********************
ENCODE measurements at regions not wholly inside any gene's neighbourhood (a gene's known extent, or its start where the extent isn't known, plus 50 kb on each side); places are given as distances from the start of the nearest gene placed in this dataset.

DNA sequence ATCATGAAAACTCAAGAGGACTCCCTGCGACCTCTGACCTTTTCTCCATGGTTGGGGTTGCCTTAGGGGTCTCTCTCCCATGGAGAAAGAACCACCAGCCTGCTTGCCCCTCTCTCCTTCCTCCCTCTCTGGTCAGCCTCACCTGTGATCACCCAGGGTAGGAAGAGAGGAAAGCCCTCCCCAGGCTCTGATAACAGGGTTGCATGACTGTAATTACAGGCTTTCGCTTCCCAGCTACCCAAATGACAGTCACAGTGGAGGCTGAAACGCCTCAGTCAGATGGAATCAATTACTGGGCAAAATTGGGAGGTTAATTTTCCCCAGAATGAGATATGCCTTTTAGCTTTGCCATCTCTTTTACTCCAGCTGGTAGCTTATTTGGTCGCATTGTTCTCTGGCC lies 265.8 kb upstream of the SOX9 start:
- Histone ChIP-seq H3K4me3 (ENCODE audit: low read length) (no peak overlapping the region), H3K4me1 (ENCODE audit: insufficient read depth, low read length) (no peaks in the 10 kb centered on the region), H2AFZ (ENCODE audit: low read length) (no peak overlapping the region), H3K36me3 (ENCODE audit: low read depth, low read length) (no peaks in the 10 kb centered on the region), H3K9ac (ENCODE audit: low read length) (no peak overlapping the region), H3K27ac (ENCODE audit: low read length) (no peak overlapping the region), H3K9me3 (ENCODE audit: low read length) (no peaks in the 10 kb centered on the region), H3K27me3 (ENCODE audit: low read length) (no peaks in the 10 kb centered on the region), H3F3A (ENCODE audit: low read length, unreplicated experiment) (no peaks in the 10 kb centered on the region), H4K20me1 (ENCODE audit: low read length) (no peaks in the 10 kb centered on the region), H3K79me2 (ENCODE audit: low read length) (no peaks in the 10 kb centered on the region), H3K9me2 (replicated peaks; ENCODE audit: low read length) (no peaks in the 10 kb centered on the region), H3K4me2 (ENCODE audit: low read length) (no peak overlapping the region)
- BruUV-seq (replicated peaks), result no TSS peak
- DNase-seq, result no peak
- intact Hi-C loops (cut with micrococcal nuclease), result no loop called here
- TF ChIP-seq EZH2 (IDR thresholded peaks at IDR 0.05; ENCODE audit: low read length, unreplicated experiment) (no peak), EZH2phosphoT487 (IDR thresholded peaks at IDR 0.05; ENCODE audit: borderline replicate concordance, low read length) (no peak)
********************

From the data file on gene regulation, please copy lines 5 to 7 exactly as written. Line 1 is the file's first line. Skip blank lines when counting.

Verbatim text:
- DNase-seq, result no peak
- intact Hi-C loops (cut with micrococcal nuclease), result no loop called here
- TF ChIP-seq EZH2 (IDR thresholded peaks at IDR 0.05; ENCODE audit: low read length, unreplicated experiment) (no peak), EZH2phosphoT487 (IDR thresholded peaks at IDR 0.05; ENCODE audit: borderline replicate concordance, low read length) (no peak)